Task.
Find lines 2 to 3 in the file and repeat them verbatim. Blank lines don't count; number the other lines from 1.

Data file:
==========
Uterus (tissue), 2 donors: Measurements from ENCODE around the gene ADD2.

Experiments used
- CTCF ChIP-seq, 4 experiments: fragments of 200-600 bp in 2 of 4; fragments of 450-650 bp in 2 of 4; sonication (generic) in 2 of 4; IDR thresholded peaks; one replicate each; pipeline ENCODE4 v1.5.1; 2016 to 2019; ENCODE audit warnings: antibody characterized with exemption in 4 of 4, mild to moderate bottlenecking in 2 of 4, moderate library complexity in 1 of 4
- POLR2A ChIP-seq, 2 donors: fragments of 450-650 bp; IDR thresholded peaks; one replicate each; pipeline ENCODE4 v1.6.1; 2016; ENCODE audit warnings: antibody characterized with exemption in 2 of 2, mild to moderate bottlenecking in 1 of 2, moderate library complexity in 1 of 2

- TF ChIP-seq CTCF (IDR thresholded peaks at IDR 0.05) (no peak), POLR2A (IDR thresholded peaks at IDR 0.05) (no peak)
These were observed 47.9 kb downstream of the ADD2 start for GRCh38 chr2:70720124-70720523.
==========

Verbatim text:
Experiments used
- CTCF ChIP-seq, 4 experiments: fragments of 200-600 bp in 2 of 4; fragments of 450-650 bp in 2 of 4; sonication (generic) in 2 of 4; IDR thresholded peaks; one replicate each; pipeline ENCODE4 v1.5.1; 2016 to 2019; ENCODE audit warnings: antibody characterized with exemption in 4 of 4, mild to moderate bottlenecking in 2 of 4, moderate library complexity in 1 of 4